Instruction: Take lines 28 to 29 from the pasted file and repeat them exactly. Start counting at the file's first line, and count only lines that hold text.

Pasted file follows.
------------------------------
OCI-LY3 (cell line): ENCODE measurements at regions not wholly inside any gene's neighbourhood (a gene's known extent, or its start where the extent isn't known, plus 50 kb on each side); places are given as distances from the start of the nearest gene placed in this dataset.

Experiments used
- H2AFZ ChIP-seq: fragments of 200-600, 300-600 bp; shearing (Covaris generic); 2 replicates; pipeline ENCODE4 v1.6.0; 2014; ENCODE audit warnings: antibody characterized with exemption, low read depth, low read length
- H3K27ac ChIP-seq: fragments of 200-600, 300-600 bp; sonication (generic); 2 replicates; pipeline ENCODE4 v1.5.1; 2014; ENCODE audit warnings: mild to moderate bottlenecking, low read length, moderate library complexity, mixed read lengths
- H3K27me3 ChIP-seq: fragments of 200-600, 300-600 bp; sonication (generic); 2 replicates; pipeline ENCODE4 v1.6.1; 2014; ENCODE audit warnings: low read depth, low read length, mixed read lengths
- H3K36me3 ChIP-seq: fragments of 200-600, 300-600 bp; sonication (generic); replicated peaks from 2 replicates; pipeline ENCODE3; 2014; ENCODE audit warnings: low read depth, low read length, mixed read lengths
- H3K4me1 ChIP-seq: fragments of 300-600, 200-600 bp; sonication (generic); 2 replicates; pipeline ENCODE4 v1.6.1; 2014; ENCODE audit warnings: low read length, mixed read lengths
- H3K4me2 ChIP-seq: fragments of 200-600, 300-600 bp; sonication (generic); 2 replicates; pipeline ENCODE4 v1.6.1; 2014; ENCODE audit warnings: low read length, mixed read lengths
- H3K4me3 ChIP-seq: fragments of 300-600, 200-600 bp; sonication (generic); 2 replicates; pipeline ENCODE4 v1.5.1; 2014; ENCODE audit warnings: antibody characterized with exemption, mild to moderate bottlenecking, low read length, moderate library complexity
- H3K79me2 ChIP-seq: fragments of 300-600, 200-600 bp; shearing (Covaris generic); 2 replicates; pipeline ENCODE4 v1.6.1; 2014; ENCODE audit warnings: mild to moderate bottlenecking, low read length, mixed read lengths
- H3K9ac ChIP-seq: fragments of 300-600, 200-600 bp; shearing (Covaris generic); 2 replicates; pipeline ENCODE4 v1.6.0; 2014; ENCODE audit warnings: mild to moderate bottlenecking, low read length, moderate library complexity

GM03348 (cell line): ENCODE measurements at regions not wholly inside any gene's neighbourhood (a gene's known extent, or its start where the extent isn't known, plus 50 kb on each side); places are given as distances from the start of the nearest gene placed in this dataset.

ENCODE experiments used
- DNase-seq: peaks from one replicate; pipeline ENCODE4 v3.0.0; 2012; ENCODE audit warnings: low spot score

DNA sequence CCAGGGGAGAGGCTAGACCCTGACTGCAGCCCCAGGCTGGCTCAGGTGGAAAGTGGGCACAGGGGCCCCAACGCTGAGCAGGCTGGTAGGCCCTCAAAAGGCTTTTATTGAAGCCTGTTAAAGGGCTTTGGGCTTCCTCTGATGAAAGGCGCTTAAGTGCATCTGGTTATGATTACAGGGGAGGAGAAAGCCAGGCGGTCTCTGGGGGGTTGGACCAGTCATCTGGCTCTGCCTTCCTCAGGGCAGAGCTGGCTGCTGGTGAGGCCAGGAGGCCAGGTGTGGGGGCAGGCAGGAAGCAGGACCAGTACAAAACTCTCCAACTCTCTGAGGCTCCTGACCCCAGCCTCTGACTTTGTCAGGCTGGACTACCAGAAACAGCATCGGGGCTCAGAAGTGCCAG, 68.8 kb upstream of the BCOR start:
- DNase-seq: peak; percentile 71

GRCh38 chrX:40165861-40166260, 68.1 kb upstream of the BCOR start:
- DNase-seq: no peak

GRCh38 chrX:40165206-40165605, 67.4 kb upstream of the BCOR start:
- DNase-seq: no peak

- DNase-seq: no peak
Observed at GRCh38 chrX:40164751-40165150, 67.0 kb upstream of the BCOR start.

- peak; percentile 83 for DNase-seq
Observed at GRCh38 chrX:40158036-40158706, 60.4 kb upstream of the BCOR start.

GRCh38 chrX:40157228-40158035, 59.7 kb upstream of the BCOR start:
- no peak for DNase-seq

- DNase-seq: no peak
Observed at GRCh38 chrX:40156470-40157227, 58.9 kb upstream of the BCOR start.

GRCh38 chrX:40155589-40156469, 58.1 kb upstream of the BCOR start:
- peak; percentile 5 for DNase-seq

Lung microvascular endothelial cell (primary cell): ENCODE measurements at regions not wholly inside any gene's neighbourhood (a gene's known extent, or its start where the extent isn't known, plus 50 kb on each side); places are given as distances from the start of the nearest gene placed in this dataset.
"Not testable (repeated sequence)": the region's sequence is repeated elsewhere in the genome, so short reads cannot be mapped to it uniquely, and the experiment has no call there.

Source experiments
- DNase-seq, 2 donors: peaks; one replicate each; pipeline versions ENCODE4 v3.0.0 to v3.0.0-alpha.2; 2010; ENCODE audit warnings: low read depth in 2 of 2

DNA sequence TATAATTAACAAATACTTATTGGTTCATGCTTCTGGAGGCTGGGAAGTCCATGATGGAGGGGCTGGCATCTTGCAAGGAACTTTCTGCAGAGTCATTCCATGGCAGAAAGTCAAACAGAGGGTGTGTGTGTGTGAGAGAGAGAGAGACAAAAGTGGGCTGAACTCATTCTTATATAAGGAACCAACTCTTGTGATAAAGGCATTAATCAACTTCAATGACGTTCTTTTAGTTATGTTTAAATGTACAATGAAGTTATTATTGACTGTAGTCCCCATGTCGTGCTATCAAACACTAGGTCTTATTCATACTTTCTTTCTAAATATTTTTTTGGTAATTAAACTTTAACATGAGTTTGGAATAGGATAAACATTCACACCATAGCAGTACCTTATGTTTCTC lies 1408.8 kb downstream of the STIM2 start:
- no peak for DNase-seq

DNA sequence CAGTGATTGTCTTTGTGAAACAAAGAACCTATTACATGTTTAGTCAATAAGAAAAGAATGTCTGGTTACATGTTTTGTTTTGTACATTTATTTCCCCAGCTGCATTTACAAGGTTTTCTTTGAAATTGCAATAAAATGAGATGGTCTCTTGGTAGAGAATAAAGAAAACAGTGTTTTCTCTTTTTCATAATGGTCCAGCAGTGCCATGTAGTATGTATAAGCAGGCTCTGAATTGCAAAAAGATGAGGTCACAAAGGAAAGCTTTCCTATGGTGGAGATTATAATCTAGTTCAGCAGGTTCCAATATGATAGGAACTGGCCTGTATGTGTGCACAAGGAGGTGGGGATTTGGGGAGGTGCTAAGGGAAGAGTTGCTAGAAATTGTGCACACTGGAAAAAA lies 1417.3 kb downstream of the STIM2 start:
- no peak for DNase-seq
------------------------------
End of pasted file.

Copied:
Observed at GRCh38 chrX:40156470-40157227, 58.9 kb upstream of the BCOR start.

GRCh38 chrX:40155589-40156469, 58.1 kb upstream of the BCOR start: